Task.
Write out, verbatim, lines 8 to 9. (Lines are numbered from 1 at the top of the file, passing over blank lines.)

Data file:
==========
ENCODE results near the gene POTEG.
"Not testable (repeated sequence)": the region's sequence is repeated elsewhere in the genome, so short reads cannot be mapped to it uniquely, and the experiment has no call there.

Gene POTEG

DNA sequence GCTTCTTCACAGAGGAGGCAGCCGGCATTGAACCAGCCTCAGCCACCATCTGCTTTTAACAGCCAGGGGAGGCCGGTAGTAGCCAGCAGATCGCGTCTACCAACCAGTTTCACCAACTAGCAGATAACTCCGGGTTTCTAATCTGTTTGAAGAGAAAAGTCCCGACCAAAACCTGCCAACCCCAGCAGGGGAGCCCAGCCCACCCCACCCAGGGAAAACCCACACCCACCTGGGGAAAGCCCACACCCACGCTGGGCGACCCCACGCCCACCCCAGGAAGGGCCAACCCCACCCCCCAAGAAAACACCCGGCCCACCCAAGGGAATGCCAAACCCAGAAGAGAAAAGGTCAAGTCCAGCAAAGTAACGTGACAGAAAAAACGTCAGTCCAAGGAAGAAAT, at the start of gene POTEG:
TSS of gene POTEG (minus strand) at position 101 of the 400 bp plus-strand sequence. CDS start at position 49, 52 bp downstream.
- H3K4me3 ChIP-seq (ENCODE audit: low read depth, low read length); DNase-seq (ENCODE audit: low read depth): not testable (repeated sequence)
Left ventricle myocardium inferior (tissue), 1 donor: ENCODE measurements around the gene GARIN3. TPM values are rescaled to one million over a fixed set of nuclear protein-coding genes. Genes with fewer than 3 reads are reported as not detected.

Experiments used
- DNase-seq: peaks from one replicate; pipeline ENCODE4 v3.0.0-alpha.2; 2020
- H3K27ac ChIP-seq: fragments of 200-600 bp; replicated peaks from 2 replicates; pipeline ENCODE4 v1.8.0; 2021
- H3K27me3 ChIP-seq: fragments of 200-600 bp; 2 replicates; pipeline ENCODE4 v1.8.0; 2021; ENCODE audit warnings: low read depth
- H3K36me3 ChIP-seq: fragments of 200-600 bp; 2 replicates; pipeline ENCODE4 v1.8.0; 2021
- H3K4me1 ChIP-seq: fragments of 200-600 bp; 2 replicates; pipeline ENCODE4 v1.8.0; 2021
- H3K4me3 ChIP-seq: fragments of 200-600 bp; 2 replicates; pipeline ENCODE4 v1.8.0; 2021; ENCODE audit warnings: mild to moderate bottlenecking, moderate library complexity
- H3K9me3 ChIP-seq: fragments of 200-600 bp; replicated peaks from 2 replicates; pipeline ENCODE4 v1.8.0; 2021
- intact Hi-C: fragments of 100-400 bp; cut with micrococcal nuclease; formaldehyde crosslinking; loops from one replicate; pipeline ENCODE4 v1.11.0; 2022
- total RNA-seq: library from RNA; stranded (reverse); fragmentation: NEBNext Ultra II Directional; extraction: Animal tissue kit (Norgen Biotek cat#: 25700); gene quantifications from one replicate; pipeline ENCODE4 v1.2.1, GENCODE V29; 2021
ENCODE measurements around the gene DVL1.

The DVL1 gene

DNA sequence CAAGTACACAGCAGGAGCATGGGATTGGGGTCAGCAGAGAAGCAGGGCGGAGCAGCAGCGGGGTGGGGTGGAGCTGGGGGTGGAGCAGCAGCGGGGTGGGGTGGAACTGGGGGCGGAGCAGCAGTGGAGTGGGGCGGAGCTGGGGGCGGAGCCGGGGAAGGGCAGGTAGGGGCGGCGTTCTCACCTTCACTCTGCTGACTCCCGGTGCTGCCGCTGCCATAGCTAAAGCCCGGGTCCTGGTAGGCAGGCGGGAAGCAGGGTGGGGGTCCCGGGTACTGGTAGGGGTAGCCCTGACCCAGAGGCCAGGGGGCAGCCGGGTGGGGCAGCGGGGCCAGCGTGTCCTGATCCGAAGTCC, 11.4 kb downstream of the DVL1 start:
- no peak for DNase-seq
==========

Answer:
Experiments used
- DNase-seq: peaks from one replicate; pipeline ENCODE4 v3.0.0-alpha.2; 2020